Katia spent her time reading the books and magazines her mother brought home, sorting through the garbage her mother “brought home in large volumes,” and tearing up pieces of cardboard for Anna to sell on the street for 4 cents each, or washing bottles for Anna to sell about about 6 cents a pop.
What struck me about both stories was how the depict what happens when the kind of disaster capitalism Naomi Klein described in The Shock Doctrine as taking hold in Russia as the Soviet Union collapsed. A review of the book summarized what happened to Russia and the Russian people in the aftermath.
Yeltsin now had unchecked dictatorial power, the West had its man in Moscow, and shock therapy had an open field to inflict wreckage on Russia’s people who didn’t know what him them as it unfolded. A corporatist state replaced a communist one, and its apparatchiks were winners along with a handful of western mutual fund managers who made “dizzying returns investing in newly privatized Russian companies.” In addition, “a clique of nouveaux billionaires” (17 in all called “the oligarchs”) were empowered to strip mine the country of its wealth and ship profits offshore at the rate of $2 billion a month.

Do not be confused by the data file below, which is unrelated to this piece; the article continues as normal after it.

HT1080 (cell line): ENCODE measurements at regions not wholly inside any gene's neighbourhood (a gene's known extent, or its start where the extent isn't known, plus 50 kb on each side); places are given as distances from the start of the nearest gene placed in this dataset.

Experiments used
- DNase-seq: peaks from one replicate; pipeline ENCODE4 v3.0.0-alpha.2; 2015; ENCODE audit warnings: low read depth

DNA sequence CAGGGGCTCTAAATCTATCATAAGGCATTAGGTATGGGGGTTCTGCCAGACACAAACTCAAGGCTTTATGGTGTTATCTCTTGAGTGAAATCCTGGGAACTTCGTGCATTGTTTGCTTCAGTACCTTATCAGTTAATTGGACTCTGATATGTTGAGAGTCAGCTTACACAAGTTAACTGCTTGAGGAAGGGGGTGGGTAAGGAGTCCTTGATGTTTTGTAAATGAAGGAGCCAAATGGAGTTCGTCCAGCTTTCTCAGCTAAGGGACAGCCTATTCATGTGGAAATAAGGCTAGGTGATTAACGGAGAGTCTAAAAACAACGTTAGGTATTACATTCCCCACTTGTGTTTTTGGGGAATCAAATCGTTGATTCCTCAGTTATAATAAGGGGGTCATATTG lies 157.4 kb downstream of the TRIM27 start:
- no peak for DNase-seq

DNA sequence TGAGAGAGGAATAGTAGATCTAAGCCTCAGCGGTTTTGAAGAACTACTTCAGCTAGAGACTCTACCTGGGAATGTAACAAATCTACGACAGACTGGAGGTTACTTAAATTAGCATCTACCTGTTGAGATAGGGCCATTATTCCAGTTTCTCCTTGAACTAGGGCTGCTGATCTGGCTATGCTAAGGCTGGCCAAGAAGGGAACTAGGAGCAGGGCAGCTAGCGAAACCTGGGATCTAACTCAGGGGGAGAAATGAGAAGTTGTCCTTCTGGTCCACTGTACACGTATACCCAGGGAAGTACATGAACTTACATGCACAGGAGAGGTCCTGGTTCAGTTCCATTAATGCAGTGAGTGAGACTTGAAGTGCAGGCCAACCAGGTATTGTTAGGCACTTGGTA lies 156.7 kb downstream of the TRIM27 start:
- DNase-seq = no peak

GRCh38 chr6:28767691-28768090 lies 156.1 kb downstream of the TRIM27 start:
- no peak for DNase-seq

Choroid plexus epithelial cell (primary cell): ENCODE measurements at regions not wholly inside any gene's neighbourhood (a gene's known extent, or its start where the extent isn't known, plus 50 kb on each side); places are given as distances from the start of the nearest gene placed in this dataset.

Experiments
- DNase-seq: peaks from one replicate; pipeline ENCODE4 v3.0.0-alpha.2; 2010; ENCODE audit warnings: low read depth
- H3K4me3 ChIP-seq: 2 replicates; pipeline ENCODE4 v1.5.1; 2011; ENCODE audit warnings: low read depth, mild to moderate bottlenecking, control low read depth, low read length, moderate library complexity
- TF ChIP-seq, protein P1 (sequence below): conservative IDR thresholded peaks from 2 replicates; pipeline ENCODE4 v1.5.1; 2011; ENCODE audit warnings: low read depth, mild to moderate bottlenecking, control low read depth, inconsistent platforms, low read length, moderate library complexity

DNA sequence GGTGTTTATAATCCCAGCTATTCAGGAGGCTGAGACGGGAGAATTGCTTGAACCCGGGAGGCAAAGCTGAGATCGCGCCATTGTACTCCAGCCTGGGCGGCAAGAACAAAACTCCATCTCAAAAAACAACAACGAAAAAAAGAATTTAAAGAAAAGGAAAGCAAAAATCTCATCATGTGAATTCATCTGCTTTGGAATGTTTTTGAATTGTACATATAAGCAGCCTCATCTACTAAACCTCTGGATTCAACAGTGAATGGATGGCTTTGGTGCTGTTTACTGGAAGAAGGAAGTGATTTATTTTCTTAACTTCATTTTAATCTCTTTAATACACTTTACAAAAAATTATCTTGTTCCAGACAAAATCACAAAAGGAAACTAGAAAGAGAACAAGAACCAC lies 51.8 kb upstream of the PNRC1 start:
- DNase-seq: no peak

As a result, Yeltsin’s popularity plunged so he did what all desperate leaders do to hold power with the next election to worry about. He began a war in 1994 in the breakaway Chechen republic killing 100,000 civilians by the late 90s. Elections were held in 1996, and Yeltsin won by overcoming his low approval ratings with huge oligarch-funding and near-total control of television coverage. He then quietly handed power to Vladimir Putin on December 31, 1999 without an election but with the stipulation he was exempt from criminal prosecution. His legacy was devastating with Klein noting “never have so many lost so much in so short a time.” When Russia’s 1998 financial crisis hit:
— 80% of Russia’s farmers were bankrupt;
— around 70,000 states factories had closed;
— an “epidemic” of unemployment raged;
— before shock therapy in 1989, two million Russians lived in poverty on less than $4 a day; by the mid-90s, the World Bank estimated 74 million were impoverished and by 1996 conditions for 25% (almost 37 million) Russians were “desperate” and the country’s underclass remained permanent;
— Russians drink twice as much now as before; painkilling and hard drug use increased 900%, and HIV/AIDS threatens to become epidemic with a 20-fold jump in infections since 1995; suicides are also rising, and violent crime increased more than fourfold; and